He adds: “Honestly, 1280 ISO on the Alexa 65 looks better than 800 ISO on regular 35mm digital cameras. That’s a real bonus, considering some of the medium format lenses that are needed to cover the large sensor area are not as fast as we are accustomed to using. Usually, when one ‘gains up’ a digital camera signal a stop or more, the otherwise insignificant electronic noise, lurking in the shadows and mid-tones of the shot, is exponentially increased. This often results in objectionably coarse and grainy images. With the Alexa 65, the pixels are so relatively small compared to the final frame size, that any increased noise is so fine-grained it has far less apparent effect on the image. We could increase ISO to 1280, 1600, even 2000 if needed, without suffering problematic noise levels.”

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Taylor Matheson 

DOP Michael Seresin’s first AC on War for the Planet of the Apes

“That Arri sensor has a filmic response to light, both in how it rolls off highlights and in its sensitivity and roundness in the low end,” says Matheson. “It never looks like ‘video’. Michael’s single-source approach to light, combined with his utter fearlessness of the dark side, roots exposures firmly in the lower end of the scale, and leaves a real honesty to the images. They never look lit, but still have an energy.”


Dan Skinner 

DIT on Netflix’s Okja

“Everyone really saw it [the effect of the Alexa 65’s 6.5K oversample],” says Skinner. “We used a 4K 50-inch monitor on the set, or in a vehicle near the set, and that’s where we were able to see the full quality. There’s no comparison. So clean and so sharp.”

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Newton Thomas Sigel

DOP on Bohemian Rhapsody

“The Alexa 65 is a remarkable camera. It has this giant sensor that delivers exquisite picture detail. Not sharper, just more detailed,” says Sigel. “I don’t care about the number of pixels – I care about their quality. The Alexas are quite large, which allows for this tremendous breadth of colour and dynamic range. They call the camera ASA 800, but I think it is much more than that.”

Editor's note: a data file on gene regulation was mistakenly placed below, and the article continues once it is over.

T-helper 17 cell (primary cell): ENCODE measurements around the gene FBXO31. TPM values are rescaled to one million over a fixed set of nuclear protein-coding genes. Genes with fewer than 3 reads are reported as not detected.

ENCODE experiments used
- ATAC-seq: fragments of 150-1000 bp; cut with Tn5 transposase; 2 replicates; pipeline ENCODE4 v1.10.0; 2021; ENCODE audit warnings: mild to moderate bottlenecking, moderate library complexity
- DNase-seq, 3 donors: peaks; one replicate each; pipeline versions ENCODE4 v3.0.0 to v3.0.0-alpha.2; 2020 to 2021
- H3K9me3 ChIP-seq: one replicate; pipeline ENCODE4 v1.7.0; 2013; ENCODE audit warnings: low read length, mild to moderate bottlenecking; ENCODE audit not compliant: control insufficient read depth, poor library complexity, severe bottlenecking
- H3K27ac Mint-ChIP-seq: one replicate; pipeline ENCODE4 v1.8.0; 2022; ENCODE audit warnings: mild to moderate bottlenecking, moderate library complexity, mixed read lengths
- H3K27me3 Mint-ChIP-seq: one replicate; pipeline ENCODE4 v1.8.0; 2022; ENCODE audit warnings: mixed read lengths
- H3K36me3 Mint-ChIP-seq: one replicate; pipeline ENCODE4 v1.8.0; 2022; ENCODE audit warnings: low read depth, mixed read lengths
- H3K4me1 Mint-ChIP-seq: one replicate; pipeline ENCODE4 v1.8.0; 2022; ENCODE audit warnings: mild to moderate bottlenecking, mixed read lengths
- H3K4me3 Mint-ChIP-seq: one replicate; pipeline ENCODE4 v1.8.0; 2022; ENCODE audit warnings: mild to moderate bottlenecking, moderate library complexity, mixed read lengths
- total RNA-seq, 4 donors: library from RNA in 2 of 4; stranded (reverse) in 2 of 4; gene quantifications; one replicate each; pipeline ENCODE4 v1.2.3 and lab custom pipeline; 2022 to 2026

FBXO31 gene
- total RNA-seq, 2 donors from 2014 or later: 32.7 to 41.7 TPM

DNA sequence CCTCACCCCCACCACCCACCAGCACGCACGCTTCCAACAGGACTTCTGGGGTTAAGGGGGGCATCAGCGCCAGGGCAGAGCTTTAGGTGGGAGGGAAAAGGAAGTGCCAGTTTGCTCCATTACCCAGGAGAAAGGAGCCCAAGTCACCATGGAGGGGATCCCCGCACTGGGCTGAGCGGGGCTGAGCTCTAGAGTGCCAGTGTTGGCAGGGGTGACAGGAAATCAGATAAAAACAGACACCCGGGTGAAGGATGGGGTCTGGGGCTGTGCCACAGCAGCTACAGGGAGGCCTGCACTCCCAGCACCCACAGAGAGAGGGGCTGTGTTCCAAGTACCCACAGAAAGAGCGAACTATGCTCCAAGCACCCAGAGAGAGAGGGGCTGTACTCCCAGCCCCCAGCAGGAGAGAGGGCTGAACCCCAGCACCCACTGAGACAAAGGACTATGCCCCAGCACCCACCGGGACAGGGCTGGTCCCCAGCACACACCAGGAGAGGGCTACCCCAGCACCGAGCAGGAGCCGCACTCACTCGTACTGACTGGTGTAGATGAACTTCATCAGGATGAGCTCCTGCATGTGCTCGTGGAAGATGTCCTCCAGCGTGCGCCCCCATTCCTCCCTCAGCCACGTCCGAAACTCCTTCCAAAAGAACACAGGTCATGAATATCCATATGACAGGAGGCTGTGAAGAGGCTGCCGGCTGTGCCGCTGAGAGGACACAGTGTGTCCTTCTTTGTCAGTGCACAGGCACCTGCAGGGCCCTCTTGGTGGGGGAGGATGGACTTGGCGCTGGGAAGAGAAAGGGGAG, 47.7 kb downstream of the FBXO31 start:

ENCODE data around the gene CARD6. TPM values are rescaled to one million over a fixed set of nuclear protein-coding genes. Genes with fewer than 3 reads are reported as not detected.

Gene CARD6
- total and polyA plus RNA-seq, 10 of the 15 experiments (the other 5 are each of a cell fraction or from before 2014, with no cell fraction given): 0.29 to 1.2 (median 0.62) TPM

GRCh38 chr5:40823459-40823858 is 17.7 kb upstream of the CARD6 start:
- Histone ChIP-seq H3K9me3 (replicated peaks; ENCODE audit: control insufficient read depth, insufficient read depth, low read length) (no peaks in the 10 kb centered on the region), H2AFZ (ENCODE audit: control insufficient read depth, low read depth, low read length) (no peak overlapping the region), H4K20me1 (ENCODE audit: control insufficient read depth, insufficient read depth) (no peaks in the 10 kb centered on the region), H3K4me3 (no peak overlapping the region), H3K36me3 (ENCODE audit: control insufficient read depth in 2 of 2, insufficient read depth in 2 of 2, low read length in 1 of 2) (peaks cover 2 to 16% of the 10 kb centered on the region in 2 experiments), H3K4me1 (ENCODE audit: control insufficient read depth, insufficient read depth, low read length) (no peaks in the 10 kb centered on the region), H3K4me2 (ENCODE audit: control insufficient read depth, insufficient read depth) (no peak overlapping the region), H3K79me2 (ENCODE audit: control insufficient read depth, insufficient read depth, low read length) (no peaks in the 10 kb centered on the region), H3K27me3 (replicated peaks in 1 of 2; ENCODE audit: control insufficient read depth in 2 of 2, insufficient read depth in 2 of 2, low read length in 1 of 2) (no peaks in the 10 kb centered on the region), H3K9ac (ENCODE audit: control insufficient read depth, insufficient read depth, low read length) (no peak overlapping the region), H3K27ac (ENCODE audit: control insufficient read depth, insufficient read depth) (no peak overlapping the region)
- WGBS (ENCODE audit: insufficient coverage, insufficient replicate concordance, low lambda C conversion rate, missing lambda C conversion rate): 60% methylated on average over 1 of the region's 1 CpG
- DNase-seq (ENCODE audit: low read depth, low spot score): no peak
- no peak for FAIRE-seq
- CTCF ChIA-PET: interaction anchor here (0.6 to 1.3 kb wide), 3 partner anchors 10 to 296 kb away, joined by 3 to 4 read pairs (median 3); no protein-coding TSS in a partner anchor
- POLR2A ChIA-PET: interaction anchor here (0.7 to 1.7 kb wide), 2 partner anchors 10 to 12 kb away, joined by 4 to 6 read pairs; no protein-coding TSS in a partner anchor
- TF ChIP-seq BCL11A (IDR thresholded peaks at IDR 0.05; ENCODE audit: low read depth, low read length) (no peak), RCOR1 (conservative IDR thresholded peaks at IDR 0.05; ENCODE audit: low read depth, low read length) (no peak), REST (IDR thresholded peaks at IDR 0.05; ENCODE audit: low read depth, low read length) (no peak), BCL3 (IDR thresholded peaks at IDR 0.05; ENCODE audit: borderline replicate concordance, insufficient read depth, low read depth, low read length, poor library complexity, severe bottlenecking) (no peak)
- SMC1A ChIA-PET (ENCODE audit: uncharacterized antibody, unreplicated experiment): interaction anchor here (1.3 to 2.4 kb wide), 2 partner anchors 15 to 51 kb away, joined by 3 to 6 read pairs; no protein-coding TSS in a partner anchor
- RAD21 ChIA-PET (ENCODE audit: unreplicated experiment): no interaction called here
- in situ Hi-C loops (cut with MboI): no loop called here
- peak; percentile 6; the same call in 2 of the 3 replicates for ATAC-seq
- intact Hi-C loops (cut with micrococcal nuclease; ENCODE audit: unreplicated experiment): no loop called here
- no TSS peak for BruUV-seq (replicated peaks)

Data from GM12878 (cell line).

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Pedro Luque

DOP of The Girl in the Spider’s Web

“Arris Alexa 65 had been of interest even before starting prep, because once you put your hands on a medium format [stills] camera and you take some pictures, you fall in love with it,” enthuses Luque. “I love the Alexa sensor and it was just a matter of finding the right lenses for it. There’s no way of going wrong with three Alexa sensors stacked against one another. When you see the footage, it’s incredible how nice it looks.

“What I felt with the 65 was that it’s better to use it in small houses and locations, because you have a better wide lens without distortion. If you need a 12mm on the normal [Alexa] it looks really weird. It’s beautiful if you know how to use it, but if you’re in some other kind of place, it’s difficult to use a 12mm. But the 25mm on the Alexa 65... it’s a very wide lens, though it’s not round, it’s not like you’re looking through the eyepiece in a door. When you’re in a small space, it looks great.”

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Neville Kidd

DOP of The Umbrella Academy

“I do love the 65, the size of that sensor is stunning and we were able to use the same lenses as we did with Altered Carbon. These were the Canon Cine Primes and the Cooke S5s, which was a great combination,” says Kidd. “Now fortunately there are more options lens-wise for the Alexa 65, lenses like the Zeiss Supreme lenses, which when we started shooting we couldn’t get hold of. Also, you’ve got the Cooke S7s so we’re getting spoilt for choice now. 

“The Alexa 65 camera gives you such a wide scope, giving your lenses a great way to see the world. And it made our operators lives easier, they could see everything but could quickly run out of set. So the benefit of giving them a 360˚ was fantastic for the camera. The Alexa 65 when it moves around the set sees the world in a different way that other cameras just don’t see. Aesthetically it looks stunning and for me you get a kind of beautiful realism moving that camera through The Umbrella Academy world, even though the world was made up.”

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IMAGES Behind the scenes shots from Ghost in the Shell, Okja, Altered Carbon, all shot on the Arri Alexa 65 camera, behind the scenes shots from The Girl in the Spider’s Web, Rogue One and a still from War for the Planet of the Apes